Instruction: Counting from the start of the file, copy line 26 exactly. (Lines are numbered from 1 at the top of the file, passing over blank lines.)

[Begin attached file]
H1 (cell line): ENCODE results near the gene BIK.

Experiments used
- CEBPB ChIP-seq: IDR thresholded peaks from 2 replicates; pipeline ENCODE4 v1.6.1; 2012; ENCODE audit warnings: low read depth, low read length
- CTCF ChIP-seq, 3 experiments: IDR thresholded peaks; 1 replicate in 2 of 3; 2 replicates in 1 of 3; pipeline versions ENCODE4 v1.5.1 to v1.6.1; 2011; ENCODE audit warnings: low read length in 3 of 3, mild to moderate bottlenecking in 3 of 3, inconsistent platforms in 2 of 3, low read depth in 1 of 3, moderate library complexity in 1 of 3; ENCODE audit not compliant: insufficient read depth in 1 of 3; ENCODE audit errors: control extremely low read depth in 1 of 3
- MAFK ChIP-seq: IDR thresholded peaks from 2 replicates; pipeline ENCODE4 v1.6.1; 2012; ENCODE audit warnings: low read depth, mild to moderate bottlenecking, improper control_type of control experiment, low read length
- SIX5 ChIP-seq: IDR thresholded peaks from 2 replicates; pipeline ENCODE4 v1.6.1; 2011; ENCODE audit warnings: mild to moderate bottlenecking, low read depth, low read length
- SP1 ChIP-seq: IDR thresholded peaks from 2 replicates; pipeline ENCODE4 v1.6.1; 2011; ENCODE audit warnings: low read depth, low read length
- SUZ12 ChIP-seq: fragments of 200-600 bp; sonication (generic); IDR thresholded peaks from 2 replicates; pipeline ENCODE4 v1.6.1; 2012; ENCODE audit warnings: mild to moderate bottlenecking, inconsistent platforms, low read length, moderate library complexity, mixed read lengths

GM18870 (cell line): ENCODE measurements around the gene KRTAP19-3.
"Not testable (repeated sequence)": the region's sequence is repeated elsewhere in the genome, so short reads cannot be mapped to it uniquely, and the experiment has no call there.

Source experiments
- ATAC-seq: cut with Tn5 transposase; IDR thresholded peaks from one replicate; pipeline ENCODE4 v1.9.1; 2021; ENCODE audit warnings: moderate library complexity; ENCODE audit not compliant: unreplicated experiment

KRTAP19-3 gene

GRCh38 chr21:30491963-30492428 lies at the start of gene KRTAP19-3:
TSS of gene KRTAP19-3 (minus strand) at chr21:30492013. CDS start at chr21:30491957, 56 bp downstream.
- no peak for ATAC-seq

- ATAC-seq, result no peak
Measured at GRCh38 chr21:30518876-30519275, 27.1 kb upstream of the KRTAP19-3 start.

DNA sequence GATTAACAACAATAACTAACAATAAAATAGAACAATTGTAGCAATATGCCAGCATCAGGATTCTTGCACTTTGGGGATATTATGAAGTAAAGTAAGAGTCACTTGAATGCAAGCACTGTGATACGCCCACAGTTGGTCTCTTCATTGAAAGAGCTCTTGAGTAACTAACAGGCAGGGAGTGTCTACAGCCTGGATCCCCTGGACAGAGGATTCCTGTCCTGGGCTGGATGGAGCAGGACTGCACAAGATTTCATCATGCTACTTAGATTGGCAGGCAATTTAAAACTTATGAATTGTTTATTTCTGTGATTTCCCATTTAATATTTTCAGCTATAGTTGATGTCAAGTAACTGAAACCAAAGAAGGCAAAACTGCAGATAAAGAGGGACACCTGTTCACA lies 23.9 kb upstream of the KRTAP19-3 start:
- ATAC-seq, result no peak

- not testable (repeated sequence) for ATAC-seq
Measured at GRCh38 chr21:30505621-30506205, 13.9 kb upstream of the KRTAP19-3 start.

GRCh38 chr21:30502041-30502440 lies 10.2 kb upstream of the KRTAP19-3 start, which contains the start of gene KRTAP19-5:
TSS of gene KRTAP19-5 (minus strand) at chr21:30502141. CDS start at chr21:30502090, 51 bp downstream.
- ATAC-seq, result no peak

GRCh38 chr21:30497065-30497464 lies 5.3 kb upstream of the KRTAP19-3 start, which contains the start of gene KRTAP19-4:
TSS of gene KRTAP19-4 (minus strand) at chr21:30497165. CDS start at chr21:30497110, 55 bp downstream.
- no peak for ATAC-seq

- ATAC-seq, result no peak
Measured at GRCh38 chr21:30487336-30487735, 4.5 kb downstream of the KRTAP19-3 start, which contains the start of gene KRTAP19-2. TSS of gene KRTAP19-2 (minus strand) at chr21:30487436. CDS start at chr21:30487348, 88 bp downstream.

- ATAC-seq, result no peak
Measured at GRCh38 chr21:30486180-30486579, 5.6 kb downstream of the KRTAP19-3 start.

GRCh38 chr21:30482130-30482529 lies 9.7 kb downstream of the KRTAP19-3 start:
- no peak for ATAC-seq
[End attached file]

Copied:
GRCh38 chr21:30497065-30497464 lies 5.3 kb upstream of the KRTAP19-3 start, which contains the start of gene KRTAP19-4: